Can You Negatively Gear an Empty House?

Thanks to a strong demand for safe housing investments both domestically and abroad, new property developments have been taking shape in many parts of Australia, particularly in New South Wales and Victoria.

Because of this demand, the country now has more than 2 million landlords. However, despite this rapid growth, many dwellings remain vacant, even in booming markets like Sydney, and often in fringe suburbs of the Perth Metro area.

 

Are the owners of vacant property getting tax benefits?

It depends on a number of factors.

Negative gearing is possible if the owners’ rental expenses exceed the rental income. These expenses may come from items such as loan interest, maintenance costs, rates and taxes and insurances to name a few.

People who negatively gear their properties expect the house to appreciate in value. By taking a loss now, the expectation is to sell the property for more than its purchase price. But, there is a catch. If a property is left vacant by choice, then the owner is unable to get tax deductions from the ATO.

 

What happens is the owners can’t find tenants?

If the property was standing empty when the owner had it listed with a real estate agent in search of a tenant, then all the expenses would allow for a tax deduction.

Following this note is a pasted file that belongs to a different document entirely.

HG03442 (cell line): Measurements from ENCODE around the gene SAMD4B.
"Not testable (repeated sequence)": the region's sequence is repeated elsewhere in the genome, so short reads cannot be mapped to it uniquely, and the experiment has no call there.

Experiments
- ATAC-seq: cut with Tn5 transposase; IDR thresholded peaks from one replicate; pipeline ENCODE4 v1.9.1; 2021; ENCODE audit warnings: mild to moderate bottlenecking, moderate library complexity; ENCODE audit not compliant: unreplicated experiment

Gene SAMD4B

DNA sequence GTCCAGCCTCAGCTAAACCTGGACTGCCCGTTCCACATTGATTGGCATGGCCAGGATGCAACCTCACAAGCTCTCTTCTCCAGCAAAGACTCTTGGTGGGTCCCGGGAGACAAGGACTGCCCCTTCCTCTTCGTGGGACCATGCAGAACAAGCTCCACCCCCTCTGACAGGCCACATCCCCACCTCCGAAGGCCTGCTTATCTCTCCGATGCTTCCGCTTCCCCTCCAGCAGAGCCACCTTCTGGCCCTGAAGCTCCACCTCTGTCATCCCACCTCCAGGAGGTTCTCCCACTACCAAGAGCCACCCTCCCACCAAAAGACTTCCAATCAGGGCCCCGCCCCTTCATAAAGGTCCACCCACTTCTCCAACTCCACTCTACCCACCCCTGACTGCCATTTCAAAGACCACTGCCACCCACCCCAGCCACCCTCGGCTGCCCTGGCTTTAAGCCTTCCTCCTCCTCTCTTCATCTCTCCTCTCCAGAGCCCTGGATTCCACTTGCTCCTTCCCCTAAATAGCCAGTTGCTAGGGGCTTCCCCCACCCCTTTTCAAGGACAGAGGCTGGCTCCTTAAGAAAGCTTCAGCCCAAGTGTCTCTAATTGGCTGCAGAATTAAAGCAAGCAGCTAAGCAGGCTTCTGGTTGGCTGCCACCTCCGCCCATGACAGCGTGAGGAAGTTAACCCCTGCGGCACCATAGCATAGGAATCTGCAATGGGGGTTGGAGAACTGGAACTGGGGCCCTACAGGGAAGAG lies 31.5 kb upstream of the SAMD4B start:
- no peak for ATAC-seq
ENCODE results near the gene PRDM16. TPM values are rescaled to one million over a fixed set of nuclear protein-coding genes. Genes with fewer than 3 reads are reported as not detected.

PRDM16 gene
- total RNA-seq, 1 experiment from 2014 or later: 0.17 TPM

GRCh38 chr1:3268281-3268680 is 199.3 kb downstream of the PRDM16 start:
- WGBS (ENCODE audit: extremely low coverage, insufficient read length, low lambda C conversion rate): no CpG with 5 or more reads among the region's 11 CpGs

For example; If a property was situated next door to a new residential development, thus being unable to attract tenants, the owners would still be able to claim a deduction even though the property was vacant.

From the ATO’s point of view, investors are in business to make a profit from property – either directly from the rental income or when the property sells for a profit, so it pays to know when you can & can’t claim a deduction.

 

Please Note:
This article is for general informational purposes only and must not be taken as legal, financial or any other professional advice.   We recommend obtaining advice specific to your situation before making decisions relating to your investment property and financial position.